This episode is clearly Yokoyama's baby, and watching the episode you can sense the amount of work he must have put into getting the balance of each shot and scene just right to achieve the overall dramatic effect he was striving for. A tremendous amount of information is covered and conveyed in the episode without any surfeit of dialogue, and without the episode feeling overburdened. It seemed to me that Yokoyama was here doing something similar to what Yuasa had done in Mind Game in the frequent flashbacks that litter the film and fill out the background stories of each of the characters. Yokoyama has clearly thought up an extensive background story for the characters of this episode, and he conveys that story elliptically through a series of flashbacks that nevertheless leave room for the imagination, requiring you to do a little work to figure out how things fit together. I watched the episode twice, and I found the episode more moving on the second viewing, when I felt like I was beginning to understand the characters. I remember experiencing something similar with Mind Game, as with repeated viewings the stories of the characters begin to gel in your mind.
On my first viewing I felt that the episode was a little too sharply episodic, and lacked something of the sense of the wonder of the first episode. At the same time, with this episode I finally felt like I understood the basic structure of the series: a shishkabob. Each episode a piece of meat further along the stick, a new body for the protagonist, a new background story further illuminating the nature of the curious world of Kaiba. I felt that the second episode rounded that episodic nature in a way that seemed more successful in the big picture by keeping the forward momentum strong, and by deliberately keeping the focus a little hazy, keeping you off-balance as to where the gravitational center of things stood.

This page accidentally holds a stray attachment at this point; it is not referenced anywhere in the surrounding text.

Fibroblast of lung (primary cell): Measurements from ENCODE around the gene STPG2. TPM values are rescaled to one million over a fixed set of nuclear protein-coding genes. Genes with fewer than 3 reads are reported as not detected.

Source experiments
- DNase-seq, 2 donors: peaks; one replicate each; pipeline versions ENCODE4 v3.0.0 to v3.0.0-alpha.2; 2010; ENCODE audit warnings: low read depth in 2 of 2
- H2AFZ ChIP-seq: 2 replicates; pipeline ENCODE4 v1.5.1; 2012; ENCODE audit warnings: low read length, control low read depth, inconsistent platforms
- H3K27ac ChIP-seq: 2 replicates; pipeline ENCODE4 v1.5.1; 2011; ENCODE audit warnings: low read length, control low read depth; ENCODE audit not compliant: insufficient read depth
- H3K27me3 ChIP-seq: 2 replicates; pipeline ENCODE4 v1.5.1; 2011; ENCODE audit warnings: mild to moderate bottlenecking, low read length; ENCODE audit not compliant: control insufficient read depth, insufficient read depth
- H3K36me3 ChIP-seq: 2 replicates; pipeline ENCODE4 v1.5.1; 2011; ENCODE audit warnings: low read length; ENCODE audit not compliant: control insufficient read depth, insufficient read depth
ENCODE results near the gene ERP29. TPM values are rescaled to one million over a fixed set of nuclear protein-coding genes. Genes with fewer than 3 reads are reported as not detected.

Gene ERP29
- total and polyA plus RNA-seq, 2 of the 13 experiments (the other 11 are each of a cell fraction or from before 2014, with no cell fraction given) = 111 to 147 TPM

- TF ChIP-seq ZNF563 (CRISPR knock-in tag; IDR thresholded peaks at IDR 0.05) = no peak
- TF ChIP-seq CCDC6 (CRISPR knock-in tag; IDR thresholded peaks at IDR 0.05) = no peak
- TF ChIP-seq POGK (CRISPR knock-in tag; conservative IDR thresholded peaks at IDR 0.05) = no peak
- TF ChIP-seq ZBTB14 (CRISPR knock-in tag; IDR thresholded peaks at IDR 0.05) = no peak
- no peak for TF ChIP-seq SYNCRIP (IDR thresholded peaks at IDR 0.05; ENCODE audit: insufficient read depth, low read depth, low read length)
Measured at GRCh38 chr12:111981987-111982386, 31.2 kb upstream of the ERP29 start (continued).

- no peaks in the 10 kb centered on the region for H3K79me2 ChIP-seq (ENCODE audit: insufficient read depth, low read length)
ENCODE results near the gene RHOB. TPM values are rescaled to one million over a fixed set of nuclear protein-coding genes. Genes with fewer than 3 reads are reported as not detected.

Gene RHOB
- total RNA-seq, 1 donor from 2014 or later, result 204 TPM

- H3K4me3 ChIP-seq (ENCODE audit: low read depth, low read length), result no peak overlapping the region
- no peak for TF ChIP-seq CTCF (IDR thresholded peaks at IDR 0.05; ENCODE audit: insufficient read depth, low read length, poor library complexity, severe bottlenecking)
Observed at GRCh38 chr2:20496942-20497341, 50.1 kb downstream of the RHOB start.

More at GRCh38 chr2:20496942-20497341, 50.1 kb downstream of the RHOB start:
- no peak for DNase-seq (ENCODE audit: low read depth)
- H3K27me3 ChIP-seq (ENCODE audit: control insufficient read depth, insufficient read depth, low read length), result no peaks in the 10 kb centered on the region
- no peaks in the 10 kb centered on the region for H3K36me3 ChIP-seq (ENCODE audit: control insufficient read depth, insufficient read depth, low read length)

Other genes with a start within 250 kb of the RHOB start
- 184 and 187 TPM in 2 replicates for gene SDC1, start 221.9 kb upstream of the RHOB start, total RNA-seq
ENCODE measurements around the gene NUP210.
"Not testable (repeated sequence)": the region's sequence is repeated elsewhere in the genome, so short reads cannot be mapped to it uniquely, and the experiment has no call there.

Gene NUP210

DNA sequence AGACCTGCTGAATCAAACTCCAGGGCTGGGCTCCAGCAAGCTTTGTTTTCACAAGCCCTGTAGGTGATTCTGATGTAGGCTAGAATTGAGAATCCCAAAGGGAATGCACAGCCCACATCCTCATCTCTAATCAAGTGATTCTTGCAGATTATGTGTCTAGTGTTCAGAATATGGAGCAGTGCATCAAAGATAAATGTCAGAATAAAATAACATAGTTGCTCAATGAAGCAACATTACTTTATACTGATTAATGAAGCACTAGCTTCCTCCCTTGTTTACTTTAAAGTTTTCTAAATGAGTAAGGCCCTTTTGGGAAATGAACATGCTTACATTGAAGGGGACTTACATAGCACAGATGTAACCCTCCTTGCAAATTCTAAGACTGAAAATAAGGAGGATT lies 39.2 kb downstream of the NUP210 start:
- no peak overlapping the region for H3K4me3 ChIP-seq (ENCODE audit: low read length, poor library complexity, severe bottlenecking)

That said, the quality of the episode is unimpeachable and Yokoyama makes it work. This episode sensitively explores the deeply human themes that underpin this series - the nature of the self, of what it is that makes us us - our bodies, or our memories? And it does so through a very simple, accessible mini-drama about a poor family. If I find myself so attracted to Yuasa's work, it's not just because of his incredible talent as an imaginative animator, designer and director - it's that whatever he is doing, and however different it might look from what came before, you know that he is exploring serious issues that matter to all of us humans. And he does it in a way that always resonates deeply with me, making me think about life and not take it for granted. Yuasa never puts his heart on his sleeve, and that's why I respect him. It's also precisely what makes his work is so convincing.